- Be clear about the project scope before you start work on a project, so there are no surprises later down the road when you’re trying to finish things up quickly.
- Be clear about the project budget, deliverables, and other details, such as team members and reporting requirements (e-mail updates, meetings, etc.).
- Define how you will measure their performance and what happens when it is not up to the mark.
Also, put everything in writing to reduce legal issues and save time.
- Project description
- Equipment to use
- Timelines and deadlines
- Standards for evaluating work
- Any other specifics that are important to you (or the project)
This will ensure both you and the contractor know what to expect from each other and where you stand regarding making decisions or deciding compensation.
Another advantage of defining the contractual terms beforehand is it helps prevent barriers or bottlenecks down the line.
Ask Behavioral Questions
While many interviewers rely on the traditional “tell me about yourself” question, behavioral questions are more likely to reveal a candidate’s true personality.
These questions ask how candidates behaved in specific situations and require them to provide specific examples of how they handled those situations.
Here are some questions to begin with:
- What are some of your biggest accomplishments?
- How comfortable are you working in a team?
- Have you ever had to go above and beyond for a client? Explain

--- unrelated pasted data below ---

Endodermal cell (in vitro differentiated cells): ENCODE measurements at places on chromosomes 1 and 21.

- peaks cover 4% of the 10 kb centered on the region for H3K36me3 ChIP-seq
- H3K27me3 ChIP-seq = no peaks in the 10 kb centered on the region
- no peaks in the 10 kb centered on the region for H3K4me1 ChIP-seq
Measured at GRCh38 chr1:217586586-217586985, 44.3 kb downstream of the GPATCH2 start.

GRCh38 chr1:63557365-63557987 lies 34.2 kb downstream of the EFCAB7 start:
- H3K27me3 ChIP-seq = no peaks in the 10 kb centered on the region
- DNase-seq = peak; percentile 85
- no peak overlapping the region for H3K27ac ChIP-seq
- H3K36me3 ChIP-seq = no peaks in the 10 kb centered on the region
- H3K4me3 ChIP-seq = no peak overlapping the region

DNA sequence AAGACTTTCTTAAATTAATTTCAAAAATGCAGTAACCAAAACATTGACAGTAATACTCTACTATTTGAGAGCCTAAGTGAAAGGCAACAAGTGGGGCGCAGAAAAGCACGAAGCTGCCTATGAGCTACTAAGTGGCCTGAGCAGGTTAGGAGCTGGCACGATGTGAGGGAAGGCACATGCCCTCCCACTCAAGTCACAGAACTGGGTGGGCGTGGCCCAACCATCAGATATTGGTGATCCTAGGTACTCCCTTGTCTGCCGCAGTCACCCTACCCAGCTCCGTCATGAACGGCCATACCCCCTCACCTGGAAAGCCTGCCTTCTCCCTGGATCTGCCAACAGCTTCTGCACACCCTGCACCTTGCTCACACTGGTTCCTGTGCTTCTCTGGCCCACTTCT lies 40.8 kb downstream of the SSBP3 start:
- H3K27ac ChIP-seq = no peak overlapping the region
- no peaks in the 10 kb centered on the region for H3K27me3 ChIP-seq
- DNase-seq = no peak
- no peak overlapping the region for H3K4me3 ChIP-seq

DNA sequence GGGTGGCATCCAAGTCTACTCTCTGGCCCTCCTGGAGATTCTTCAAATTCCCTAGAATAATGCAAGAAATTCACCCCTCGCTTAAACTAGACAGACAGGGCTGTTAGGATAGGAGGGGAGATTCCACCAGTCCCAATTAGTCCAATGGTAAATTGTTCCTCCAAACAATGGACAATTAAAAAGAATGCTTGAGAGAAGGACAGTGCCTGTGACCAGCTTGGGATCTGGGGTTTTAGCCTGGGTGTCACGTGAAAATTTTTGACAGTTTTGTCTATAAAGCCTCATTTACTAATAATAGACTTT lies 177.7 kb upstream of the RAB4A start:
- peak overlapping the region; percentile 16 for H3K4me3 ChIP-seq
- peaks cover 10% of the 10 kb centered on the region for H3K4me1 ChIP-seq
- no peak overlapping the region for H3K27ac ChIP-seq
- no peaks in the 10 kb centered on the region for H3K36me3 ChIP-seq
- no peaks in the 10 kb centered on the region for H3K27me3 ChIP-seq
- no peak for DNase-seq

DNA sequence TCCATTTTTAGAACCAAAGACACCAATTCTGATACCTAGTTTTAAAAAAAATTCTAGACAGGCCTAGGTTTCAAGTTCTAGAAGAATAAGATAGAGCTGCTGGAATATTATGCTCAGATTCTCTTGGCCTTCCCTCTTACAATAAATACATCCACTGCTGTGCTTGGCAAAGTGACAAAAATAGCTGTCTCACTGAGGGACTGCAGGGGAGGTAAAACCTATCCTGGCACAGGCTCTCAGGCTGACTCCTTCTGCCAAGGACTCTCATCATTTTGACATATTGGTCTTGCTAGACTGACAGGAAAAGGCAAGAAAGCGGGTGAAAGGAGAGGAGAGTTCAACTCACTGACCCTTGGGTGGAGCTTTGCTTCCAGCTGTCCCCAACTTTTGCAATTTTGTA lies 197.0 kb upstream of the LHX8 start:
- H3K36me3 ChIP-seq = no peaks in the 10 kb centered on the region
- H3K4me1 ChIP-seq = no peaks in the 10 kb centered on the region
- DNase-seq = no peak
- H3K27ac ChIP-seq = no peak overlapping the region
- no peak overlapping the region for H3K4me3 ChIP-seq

- What was the most important thing you did while working at XYZ company?
- Describe a time when you helped another employee with something that wasn’t part of your job description.
These questions will reveal whether or not someone has ever worked as part of a team, how they handle stress, if they take ownership in projects, and if they have gone above and beyond for previous employers.
People Operations For Faster Entry To New Markets
Thoroughly Verify the Candidates
Even when employing contractual staff, treating them as actual applicants is vital.
Begin by checking candidates’ work histories and credentials before hiring them. Pre-employment screening with a background check helps you avoid employees who pose a threat to your business, such as those with criminal histories.
Entire employment history can also reveal how long the candidate has been working in their field of expertise, what career progression they have had, and if they’re the right fit for the project.
If you prefer, you can partner with a PEO company to provide you with qualified employees on a contractual basis. Since they take care of the entire hiring process (finding candidates, interviewing them, and running background checks), you can rest assured about who you’re employing for the project.
Provide the Same Support to Contract Employees as Full-Time Employees
Last but not least, it is vital that your contractors feel comfortable delivering their best work. You can do that by extending the same support, training, tools, and resources as you would for full-time employees.
It also means providing them with career development opportunities by helping them get additional certifications or training that make them better at what they do. And if they meet your expectations, you can even hire them full-time (if you have the need).
Also, create a mechanism to capture feedback from all parties involved so you can incorporate changes quickly and improve the overall process. This will help you get more out of your contractual employees.
If you’re considering using contract staffing to grow your business, it’s imperative to consider the risks. You need to decide which positions are suited for this type of staffing and how much time you want to dedicate to managing your workforce. You should also ensure that the process is legal and compliant with all state regulations. Happy Contract Staffing!